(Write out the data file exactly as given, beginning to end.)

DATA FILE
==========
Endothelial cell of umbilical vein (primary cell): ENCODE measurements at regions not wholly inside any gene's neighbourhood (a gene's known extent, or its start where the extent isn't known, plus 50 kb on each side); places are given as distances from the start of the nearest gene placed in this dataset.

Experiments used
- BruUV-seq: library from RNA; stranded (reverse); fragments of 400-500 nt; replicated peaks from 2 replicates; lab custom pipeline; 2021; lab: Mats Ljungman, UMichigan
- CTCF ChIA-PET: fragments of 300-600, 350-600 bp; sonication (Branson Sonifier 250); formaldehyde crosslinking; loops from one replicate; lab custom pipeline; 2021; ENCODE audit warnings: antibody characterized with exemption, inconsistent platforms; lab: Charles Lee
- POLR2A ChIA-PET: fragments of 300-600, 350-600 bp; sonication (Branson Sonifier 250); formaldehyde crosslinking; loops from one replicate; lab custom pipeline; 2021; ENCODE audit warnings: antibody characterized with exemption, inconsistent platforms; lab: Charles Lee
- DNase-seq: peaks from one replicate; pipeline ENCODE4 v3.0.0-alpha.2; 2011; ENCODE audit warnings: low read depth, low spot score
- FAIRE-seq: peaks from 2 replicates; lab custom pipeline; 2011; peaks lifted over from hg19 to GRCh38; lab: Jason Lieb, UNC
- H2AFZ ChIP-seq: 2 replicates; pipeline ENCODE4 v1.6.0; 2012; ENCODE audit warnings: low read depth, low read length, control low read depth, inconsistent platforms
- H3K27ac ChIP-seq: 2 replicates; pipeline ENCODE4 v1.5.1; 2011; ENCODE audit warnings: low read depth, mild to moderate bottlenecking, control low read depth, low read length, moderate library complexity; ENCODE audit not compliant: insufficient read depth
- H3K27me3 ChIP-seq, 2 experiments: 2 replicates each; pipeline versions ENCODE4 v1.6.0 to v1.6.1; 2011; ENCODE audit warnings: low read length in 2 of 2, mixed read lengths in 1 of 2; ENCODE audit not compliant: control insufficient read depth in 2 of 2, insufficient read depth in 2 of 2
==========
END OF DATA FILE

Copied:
Endothelial cell of umbilical vein (primary cell): ENCODE measurements at regions not wholly inside any gene's neighbourhood (a gene's known extent, or its start where the extent isn't known, plus 50 kb on each side); places are given as distances from the start of the nearest gene placed in this dataset.

Experiments used
- BruUV-seq: library from RNA; stranded (reverse); fragments of 400-500 nt; replicated peaks from 2 replicates; lab custom pipeline; 2021; lab: Mats Ljungman, UMichigan
- CTCF ChIA-PET: fragments of 300-600, 350-600 bp; sonication (Branson Sonifier 250); formaldehyde crosslinking; loops from one replicate; lab custom pipeline; 2021; ENCODE audit warnings: antibody characterized with exemption, inconsistent platforms; lab: Charles Lee
- POLR2A ChIA-PET: fragments of 300-600, 350-600 bp; sonication (Branson Sonifier 250); formaldehyde crosslinking; loops from one replicate; lab custom pipeline; 2021; ENCODE audit warnings: antibody characterized with exemption, inconsistent platforms; lab: Charles Lee
- DNase-seq: peaks from one replicate; pipeline ENCODE4 v3.0.0-alpha.2; 2011; ENCODE audit warnings: low read depth, low spot score
- FAIRE-seq: peaks from 2 replicates; lab custom pipeline; 2011; peaks lifted over from hg19 to GRCh38; lab: Jason Lieb, UNC
- H2AFZ ChIP-seq: 2 replicates; pipeline ENCODE4 v1.6.0; 2012; ENCODE audit warnings: low read depth, low read length, control low read depth, inconsistent platforms
- H3K27ac ChIP-seq: 2 replicates; pipeline ENCODE4 v1.5.1; 2011; ENCODE audit warnings: low read depth, mild to moderate bottlenecking, control low read depth, low read length, moderate library complexity; ENCODE audit not compliant: insufficient read depth
- H3K27me3 ChIP-seq, 2 experiments: 2 replicates each; pipeline versions ENCODE4 v1.6.0 to v1.6.1; 2011; ENCODE audit warnings: low read length in 2 of 2, mixed read lengths in 1 of 2; ENCODE audit not compliant: control insufficient read depth in 2 of 2, insufficient read depth in 2 of 2